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Interview with Fawaz Gerges

Aired August 9, 2003 - 07:32   ET


CAROL COSTELLO, CNN ANCHOR: And we want to talk more about who is to blame for the continuing attacks in Iraq. The FBI now saying al Qaeda may be to blame for that huge explosion at the Jordanian embassy. And, as you heard Harris say, it has a possible suspect, too, Abu Musab al-Zarqawi. While there are still doubts about that, the chairman of the joint chiefs of staff is saying this morning that the bombing of the Jordanian embassy in Baghdad did have all the markings of a terrorist attack.
For reaction, we're joined by Fawaz Gerges.

He's the chairman of Middle Eastern studies and Arab politics at Sarah Lawrence College.

And I understand you just returned from the Middle East, so welcome.


COSTELLO: I want to talk about this possible al Qaeda link, this man, Abu Musab al-Zarqawi. He's the al Qaeda operative who supposedly received the medical treatment before the war in Iraq and he received that treatment in Iraq.

Is it possible that he's now back in and orchestrating things in the conquered Iraq?

GERGES: Well, I think, of course, theoretically it's possible. But I think at this stage it's very difficult to say for sure who was behind this terrorist attack. I think there are three what I call strong possibilities. The first possibility points to elements of the old regime who resent Jordan's support for the U.S. war on Iraq and, of course, by attacking the Jordanian embassy, I think the elements of the old regime are sending a deadly message to Jordan not to join their counterparts, their American counterparts, and send peacekeeping forces to Iraq.

A second possibility, as you said, points to militant Islamists who basically resent Jordan's arrest of dozens of their comrades and colleagues. As you know, Jordan has been, I mean, fully collaborating with the United States in the war against terrorism and dozens of militant Islamists are imprisoned in Jordan. And, of course, al- Zarqawi is a legitimate, I suppose, culprit, because he is not only a Jordanian citizen, but he resents Jordan's support for the U.S. war and his and Jordan's attacks against Islamists.

I think a third possibility that has been pointed out by Jordanian officials in the last few days has to do with the so-called new enemies that Jordan has in Iraq. Jordanian officials have insinuated that many elements inside or within the new Iraqi leadership resent Jordan's role in Iraq and in particular the argument that Jordan is trying to revive the old monarchy. As you know, Iraq was ruled by a monarchy, a Hashemite monarchy, from the 1920s until 1958. So there are three major...

COSTELLO: Yes, that the British government put into place.

GERGES: Excuse me?

COSTELLO: That the British government put into place.

GERGES: Absolutely. Absolutely. Jordan, Iraq, like Jordan, was ruled by a Hashemite monarchy from the 1920s until 1958, when the military moved in and toppled and destroyed all the royal forces in Iraq.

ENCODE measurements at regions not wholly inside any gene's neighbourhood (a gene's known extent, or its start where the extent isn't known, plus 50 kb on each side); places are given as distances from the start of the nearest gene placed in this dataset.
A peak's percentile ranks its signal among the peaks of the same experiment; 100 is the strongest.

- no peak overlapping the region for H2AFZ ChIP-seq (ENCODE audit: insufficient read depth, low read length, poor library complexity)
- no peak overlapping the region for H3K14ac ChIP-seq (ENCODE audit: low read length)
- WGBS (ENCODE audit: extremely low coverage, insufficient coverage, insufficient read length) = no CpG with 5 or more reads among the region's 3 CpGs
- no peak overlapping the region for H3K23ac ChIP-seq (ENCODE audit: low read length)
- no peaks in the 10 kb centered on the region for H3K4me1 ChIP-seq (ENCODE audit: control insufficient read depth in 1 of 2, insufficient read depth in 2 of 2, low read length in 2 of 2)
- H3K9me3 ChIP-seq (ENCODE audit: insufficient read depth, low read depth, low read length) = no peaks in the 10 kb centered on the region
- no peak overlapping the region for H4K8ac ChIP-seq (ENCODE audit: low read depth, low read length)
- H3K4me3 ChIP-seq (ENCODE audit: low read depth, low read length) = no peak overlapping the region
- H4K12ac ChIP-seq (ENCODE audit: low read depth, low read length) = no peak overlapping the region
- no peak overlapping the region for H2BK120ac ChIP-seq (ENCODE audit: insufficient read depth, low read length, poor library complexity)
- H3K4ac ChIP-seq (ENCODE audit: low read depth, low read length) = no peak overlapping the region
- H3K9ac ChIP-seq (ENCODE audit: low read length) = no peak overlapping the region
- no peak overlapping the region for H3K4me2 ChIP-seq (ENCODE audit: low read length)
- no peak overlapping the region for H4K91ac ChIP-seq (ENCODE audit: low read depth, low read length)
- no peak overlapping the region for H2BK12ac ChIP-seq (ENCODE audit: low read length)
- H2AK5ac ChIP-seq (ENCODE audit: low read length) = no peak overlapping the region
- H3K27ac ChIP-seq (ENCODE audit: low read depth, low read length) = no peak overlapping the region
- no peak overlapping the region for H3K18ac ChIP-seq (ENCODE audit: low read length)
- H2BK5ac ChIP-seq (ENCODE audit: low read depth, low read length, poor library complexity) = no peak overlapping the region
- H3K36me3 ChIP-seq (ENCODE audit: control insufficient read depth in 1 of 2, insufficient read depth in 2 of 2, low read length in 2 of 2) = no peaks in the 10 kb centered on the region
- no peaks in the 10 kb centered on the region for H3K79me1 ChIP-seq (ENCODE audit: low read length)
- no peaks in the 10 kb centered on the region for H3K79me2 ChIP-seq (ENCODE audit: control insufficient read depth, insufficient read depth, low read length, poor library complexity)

COSTELLO: Yes, but, you know, that third possibility you're talking about seems a little farfetched. Some are also saying that because Jordan granted sanctuary to Saddam's daughters that's another reason that the attack was made on the Jordanian embassy.

GERGES: Absolutely, and in the last few days, too, as I suggested, the Jordanian officials insinuated in the Arab press that they have new enemies. And what they mean by that new enemies, including forces loyal to Ahmed Chalabi, a U.S. ally and a member of the Iraqi Interim Council, and some Shia who resents Jordan's quote, unquote, alleged attempt to revive the monarchy in Iraq.

I think this is a very farfetched proposition. A more likely scenario is that other elements of the old regime or militant Islamists who resent Jordan's support for the U.S. war.

COSTELLO: OK, let's talk more about those militant Islamists. How likely is it that al Qaeda is at work in Iraq?

GERGES: Well, let me contextualize this question in a broader context. I think although the attacks on American forces are loosely coordinated, it seems to me that the attacks on American forces are loosely coordinated. It seems to me that the attacks against American forces, there is a broad spectrum of political and ideological orientation which is really against, I mean, poised against the United States in Iraq.

As you know, the United States has focused mainly on elements of the old regime, of course, who predominate in the resistance. I think a second component that has really not received a major attention has to do with Iraqi Islamists and Arab Islamists who joined the fight against the U.S. forces in Iraq. And unfortunately, I think administration officials do not really seem to appreciate the vital role played by Iraqi Islamists and their Arab counterparts in the attacks against the U.S. forces in Iraq.

COSTELLO: Well, let's be cynical now, then, because it might be important to the U.S. government to prove that al Qaeda is at work in Iraq, right?

GERGES: Yes, absolutely. What I am suggesting here, that is the focus on al Qaeda misses the bigger point. The bigger point is that there are indigenous Islamist militant forces in Iraq and throughout the Arab world who basically have joined the fight against the United States. And I think the al Qaeda link is really irrelevant here because they are, you have hundreds and thousands of Islamists who basically do not substance to al Qaeda but, of course, resent the American military invasion of Iraq and are willing to go into Iraq and fight the United States. And I...

COSTELLO: All right, we'll see what the FBI investigators find out when they go start investigating at the Jordanian embassy in Baghdad.

Gerges -- or Fawaz Gerges, who is chairman of the Middle Eastern Studies at Sarah Lawrence College, thank you for joining us this morning.

We appreciate it.


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